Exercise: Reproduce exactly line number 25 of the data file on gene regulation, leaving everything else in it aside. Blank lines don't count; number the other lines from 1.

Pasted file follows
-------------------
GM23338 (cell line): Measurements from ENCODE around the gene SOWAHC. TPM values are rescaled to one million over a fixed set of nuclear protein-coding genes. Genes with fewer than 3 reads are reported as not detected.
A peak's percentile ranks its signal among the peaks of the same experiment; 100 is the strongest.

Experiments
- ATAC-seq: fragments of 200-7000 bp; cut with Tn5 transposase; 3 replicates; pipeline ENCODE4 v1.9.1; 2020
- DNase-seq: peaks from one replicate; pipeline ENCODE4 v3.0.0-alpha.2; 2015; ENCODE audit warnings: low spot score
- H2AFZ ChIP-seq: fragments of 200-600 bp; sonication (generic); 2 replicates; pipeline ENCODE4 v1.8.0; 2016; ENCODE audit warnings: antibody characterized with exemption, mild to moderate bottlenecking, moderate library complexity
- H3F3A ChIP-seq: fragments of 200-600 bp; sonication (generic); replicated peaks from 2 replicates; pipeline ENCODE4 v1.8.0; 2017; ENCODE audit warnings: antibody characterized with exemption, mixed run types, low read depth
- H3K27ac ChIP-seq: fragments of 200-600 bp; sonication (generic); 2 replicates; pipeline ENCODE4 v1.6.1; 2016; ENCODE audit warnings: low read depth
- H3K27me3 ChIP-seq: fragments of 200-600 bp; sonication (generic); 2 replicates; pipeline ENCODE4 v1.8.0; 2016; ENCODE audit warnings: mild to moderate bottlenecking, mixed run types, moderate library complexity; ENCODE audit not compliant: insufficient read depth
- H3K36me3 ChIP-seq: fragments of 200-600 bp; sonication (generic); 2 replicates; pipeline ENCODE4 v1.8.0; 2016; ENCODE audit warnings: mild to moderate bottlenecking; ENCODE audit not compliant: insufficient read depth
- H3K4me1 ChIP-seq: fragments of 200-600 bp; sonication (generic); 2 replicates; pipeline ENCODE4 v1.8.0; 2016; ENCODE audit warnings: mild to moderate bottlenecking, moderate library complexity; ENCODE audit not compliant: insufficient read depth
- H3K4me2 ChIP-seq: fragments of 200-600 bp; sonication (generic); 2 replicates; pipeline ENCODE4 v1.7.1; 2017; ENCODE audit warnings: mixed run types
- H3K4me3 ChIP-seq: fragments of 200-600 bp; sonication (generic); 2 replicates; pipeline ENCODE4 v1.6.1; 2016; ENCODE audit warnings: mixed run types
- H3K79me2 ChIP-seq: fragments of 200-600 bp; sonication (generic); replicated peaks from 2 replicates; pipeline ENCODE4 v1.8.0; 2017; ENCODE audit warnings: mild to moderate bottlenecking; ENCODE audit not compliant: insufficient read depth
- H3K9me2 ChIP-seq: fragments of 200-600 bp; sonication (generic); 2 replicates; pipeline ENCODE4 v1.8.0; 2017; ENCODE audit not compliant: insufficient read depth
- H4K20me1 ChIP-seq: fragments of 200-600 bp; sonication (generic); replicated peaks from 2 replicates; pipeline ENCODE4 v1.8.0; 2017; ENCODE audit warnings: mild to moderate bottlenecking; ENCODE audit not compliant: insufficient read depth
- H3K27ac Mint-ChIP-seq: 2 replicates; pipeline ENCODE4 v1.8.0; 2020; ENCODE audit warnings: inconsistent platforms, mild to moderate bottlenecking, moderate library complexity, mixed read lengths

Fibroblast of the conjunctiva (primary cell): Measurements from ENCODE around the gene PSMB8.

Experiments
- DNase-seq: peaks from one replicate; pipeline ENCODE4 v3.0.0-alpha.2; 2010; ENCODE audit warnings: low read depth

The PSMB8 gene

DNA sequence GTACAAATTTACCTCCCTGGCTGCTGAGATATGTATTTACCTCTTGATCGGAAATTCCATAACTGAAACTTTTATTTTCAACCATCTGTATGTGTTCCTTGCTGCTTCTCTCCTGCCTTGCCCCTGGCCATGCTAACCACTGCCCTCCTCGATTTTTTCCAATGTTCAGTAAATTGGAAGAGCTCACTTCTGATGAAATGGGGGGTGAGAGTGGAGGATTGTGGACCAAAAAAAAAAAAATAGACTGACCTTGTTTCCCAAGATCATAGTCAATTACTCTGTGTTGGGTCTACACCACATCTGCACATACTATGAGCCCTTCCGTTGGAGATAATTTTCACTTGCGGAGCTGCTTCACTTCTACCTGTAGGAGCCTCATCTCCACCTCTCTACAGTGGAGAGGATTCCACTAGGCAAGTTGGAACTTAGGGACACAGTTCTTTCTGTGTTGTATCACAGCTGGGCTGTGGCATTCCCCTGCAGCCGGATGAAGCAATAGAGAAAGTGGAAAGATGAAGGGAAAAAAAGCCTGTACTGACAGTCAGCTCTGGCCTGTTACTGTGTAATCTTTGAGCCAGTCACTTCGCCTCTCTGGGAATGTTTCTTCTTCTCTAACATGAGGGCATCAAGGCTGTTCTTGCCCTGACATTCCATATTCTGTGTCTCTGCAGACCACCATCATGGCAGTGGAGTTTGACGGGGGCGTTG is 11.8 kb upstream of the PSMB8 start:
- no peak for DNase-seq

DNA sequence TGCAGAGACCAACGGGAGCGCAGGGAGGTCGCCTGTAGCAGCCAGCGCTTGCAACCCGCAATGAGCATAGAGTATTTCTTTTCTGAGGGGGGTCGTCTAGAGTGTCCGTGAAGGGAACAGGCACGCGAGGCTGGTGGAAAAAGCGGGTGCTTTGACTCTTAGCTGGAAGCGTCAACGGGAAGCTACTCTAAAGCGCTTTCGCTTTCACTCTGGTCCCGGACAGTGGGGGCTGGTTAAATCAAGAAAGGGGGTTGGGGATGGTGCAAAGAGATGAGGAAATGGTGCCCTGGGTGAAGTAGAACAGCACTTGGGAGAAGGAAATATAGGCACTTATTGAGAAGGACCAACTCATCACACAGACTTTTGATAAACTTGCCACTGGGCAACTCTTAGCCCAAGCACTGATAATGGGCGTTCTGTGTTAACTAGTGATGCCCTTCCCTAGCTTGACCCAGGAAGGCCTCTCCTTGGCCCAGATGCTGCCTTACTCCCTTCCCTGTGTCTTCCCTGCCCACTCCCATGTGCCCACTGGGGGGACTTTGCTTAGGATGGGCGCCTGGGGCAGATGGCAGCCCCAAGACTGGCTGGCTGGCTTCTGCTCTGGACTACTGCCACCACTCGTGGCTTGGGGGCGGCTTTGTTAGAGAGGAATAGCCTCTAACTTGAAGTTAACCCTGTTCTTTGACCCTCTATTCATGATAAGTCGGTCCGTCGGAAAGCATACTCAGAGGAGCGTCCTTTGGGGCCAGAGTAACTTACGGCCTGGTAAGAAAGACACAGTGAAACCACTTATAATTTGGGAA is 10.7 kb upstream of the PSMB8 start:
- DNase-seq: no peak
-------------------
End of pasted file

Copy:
- DNase-seq: no peak